The Meaning of Juneteenth

We must remain committed to the fight for racial justice and true freedom for all.

By Ginger Cassady

There’s a lot of history in the U.S. that has gone untaught in schools. This country’s land was stolen from Indigenous communities and its wealth was built by enslaved Black people stolen from their families and communities. Americans like to think that we are the beacon of freedom in the world, but our true history tells a different story. Our constitution didn’t recognize Black people as full human beings with the same rights as other citizens until 1868. So what does freedom really mean in this country?

The emancipation proclamation ended slavery on January 1, 1863, but the enslaved people of Texas weren’t freed until June 19, 1865 — 2 months after the Civil War ended. Juneteenth is celebrated as a reminder that “No one is free until we are all free.” 

Juneteenth has just been recognized as a Federal Holiday — but to be clear, most Black organizers and Black-led organizations aren’t asking for a holiday: they’re asking for reparations, defunding the police, funding Black communities and community services, and ending mass incarceration. In essence, they are calling for an end to the systemic racism and injustice that remains embedded in this nation.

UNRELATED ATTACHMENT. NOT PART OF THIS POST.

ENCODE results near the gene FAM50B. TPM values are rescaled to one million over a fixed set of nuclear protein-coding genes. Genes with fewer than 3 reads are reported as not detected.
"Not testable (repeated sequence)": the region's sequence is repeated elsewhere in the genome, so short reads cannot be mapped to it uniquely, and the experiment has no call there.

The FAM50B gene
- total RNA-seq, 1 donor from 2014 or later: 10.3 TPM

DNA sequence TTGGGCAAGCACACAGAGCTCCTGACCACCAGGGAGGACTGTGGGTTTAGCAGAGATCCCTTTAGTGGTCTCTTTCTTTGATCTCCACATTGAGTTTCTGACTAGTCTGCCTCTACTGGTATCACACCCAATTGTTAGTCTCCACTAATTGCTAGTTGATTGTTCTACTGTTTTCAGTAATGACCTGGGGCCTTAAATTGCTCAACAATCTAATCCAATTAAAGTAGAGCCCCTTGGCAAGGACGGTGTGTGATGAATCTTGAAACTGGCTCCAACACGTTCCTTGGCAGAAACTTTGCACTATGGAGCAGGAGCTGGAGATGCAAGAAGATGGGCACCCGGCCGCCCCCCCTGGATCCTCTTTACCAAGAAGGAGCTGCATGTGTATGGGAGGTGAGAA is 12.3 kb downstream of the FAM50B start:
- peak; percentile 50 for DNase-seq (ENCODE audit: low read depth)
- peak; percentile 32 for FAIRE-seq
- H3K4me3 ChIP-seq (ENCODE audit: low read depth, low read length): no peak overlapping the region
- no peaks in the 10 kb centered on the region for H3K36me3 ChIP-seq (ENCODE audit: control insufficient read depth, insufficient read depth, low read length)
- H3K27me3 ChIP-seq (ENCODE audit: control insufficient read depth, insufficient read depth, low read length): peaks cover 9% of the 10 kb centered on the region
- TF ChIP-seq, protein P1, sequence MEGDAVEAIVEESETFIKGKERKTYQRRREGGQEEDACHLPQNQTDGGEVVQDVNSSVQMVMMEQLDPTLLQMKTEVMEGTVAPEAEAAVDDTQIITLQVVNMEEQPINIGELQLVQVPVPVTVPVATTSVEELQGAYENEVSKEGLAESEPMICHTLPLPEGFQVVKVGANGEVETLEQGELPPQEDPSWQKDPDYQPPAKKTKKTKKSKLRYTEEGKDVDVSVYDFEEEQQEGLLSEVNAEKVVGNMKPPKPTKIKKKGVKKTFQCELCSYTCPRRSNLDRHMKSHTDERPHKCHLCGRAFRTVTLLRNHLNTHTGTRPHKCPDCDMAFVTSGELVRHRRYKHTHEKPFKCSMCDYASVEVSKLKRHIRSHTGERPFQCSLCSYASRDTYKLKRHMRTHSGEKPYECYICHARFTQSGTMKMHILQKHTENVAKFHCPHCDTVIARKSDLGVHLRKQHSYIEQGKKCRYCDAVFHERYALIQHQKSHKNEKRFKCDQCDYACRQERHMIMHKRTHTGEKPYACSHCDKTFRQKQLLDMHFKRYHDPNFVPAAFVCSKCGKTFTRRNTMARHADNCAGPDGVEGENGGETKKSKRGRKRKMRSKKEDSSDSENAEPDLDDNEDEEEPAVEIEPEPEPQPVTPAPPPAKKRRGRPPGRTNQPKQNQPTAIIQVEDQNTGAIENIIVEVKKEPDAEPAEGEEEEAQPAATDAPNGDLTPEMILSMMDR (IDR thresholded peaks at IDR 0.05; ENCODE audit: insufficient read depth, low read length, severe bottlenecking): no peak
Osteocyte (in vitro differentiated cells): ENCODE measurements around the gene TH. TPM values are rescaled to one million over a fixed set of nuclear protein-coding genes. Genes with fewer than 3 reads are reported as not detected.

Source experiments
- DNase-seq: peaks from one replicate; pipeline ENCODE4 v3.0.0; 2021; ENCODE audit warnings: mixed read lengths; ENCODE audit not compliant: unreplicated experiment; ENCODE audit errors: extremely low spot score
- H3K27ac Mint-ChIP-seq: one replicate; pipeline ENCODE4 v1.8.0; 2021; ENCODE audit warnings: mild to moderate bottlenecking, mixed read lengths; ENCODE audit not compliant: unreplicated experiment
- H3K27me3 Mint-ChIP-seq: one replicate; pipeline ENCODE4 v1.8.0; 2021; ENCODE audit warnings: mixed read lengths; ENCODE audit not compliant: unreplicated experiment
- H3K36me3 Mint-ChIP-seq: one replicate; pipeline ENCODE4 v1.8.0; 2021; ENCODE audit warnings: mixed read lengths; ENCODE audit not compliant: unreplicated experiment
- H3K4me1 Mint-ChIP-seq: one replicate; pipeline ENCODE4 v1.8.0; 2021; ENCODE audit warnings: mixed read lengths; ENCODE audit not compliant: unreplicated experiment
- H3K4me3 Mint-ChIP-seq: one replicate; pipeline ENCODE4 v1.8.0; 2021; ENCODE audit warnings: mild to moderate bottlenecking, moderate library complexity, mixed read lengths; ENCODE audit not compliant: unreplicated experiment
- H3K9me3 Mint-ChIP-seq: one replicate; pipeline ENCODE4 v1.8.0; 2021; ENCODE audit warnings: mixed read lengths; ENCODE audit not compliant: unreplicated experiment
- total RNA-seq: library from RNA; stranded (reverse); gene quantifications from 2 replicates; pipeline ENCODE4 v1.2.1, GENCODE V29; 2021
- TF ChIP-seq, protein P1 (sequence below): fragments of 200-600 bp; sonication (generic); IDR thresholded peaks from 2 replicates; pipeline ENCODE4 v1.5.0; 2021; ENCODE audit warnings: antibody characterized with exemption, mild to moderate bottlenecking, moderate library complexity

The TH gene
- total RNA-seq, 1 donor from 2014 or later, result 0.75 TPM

The Black Lives Matter movement was born from the undeniable history of police brutality and murders of Black people across the country — from George Floyd to Breonna Taylor to Tamir Rice to Sandra Bland to Duante Wright, and so many others whose names we may never know. A Black person is five times more likely to be stopped without just cause than a white person. Mass incarceration and the school to prison pipeline impact Black people at a rate 5 times higher than white people, making up 32% of incarcerated people when Black people make up only 14% of the U.S. population. And the U.S. incarcerates more people than any nation on Earth — many experts call mass incarceration a new form of slavery. 

Right now, we’re witnessing open assaults on voting rights aimed disproportionately at Black, Brown and Indigenous communities; hundreds of state laws aimed at criminalizing the right to protest and curtailing freedom of speech have been introduced across the country, and an insidious movement to ban the teaching of the true history of slavery and racism in this country is growing. We just marked 100 years since an angry white mob massacred the residents of Black Wall Street in Tulsa, Oklahoma, and burned the entire town to the ground. But 100 years later, the survivors and their families have not received reparations for the money and lives stolen from them. Most Americans have never been taught their story — and won’t be if racist laws in several states are upheld.

So as we commemorate Juneteenth this Saturday, please remember that until structural racism, white supremacy, and colonialism are ended, until this nation reckons with both its past and its present, and until reparations have been made to Black and Indigenous communities, we must remain committed to the fight for racial justice and true freedom for all.

To read more about the history and meaning of Juneteenth, please check out some of these resources:

History of Juneteenth:

What is Juneteenth, How is it Celebrated, and Why Does it Matter?